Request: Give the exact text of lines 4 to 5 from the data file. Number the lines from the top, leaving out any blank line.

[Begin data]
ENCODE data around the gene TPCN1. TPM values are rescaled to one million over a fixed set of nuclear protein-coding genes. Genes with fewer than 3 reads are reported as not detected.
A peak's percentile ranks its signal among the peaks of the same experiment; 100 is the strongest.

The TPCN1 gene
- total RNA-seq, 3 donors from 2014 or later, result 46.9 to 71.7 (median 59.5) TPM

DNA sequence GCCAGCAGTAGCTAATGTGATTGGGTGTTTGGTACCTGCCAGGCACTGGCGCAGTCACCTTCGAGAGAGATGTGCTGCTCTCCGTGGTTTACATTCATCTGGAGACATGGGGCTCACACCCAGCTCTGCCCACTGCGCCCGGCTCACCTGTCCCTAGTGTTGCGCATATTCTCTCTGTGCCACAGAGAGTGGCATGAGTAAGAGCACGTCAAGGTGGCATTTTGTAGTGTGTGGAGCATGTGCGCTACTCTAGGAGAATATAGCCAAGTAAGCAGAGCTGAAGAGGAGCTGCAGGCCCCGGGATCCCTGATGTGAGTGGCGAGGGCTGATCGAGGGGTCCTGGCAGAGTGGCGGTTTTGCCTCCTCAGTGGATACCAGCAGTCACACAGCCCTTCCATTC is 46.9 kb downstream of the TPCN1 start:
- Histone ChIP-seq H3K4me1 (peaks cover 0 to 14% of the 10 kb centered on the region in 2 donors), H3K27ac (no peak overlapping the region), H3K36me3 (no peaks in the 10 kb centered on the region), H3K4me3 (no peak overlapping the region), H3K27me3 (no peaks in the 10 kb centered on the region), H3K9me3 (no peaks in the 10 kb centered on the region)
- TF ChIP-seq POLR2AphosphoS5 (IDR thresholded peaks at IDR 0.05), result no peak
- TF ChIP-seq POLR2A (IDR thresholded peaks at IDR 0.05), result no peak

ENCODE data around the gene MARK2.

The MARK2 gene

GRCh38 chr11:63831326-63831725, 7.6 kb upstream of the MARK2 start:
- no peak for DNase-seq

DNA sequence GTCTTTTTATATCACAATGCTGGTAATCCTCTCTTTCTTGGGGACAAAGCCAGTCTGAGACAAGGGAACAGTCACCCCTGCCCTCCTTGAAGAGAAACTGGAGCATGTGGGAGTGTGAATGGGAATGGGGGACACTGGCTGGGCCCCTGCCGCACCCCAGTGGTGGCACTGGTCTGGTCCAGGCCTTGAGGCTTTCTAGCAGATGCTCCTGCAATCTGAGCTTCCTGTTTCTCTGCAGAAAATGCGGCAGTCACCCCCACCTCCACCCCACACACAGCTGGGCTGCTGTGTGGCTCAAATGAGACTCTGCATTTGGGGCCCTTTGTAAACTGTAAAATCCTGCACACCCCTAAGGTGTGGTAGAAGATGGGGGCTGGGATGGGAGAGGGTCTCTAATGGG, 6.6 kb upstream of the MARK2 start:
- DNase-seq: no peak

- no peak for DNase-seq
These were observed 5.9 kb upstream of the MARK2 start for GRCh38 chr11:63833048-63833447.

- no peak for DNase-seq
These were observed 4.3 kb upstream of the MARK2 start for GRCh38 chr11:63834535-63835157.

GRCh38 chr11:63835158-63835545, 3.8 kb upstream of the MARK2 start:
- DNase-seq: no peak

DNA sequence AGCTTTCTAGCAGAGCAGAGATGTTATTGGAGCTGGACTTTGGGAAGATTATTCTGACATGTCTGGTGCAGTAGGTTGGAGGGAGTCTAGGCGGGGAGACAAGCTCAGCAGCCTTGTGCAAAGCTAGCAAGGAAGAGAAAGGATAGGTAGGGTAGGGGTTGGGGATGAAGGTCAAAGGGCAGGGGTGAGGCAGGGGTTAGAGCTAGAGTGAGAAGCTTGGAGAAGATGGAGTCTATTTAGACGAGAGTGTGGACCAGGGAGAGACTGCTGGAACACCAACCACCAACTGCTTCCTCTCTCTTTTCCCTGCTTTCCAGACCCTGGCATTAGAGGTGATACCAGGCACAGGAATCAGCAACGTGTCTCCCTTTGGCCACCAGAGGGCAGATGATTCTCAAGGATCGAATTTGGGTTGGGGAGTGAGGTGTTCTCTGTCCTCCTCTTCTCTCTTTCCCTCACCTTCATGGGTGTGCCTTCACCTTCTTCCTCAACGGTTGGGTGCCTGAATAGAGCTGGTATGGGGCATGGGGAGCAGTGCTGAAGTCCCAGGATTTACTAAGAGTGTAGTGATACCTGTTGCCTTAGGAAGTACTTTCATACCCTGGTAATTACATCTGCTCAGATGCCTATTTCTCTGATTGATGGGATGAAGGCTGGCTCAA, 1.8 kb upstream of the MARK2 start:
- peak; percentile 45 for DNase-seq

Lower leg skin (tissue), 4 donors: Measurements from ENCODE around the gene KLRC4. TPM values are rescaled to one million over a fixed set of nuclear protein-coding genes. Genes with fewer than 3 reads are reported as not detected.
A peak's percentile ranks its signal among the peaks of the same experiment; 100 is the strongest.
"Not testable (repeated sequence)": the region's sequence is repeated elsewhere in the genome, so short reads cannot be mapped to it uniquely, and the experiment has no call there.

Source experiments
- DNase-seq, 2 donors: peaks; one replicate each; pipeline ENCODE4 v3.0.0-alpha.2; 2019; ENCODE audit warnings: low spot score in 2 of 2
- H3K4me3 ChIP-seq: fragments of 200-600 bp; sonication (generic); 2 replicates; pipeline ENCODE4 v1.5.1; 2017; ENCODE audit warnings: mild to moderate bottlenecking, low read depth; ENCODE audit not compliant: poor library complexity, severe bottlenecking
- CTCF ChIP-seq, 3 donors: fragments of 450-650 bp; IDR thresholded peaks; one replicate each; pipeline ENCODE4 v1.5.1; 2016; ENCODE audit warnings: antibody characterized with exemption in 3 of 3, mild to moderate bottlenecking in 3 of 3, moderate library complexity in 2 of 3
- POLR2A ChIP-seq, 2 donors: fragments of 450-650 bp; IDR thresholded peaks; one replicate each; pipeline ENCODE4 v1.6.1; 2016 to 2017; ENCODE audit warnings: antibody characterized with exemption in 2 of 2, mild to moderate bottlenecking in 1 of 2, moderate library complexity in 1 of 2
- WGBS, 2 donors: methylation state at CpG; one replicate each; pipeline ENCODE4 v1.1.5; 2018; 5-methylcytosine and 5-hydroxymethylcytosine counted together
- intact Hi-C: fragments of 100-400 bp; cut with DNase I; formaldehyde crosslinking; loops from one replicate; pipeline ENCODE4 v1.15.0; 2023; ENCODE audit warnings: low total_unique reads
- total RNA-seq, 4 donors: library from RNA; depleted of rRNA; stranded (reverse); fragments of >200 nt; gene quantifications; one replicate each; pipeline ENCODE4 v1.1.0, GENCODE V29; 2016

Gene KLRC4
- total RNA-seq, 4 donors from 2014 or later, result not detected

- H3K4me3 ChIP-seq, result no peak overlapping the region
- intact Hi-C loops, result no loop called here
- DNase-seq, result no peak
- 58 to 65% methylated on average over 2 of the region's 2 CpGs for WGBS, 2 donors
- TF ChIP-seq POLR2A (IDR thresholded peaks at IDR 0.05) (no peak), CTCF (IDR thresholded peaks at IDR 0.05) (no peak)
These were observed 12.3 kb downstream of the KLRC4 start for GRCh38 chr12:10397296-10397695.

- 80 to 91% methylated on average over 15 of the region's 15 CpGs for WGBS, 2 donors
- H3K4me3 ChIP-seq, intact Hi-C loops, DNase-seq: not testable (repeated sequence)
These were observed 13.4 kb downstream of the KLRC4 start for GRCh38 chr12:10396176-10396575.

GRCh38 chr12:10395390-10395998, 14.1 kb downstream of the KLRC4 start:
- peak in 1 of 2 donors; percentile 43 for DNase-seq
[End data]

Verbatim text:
- total RNA-seq, 3 donors from 2014 or later, result 46.9 to 71.7 (median 59.5) TPM

DNA sequence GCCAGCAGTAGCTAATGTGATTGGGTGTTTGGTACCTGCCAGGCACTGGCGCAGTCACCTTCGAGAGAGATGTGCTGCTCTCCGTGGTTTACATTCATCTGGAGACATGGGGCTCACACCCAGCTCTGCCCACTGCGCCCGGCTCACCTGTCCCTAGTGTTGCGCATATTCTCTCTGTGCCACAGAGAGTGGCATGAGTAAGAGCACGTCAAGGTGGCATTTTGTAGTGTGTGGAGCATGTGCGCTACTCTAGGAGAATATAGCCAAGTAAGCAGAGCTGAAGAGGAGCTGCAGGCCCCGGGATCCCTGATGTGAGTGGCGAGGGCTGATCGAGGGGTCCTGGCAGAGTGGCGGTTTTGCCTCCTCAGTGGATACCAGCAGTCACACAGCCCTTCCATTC is 46.9 kb downstream of the TPCN1 start: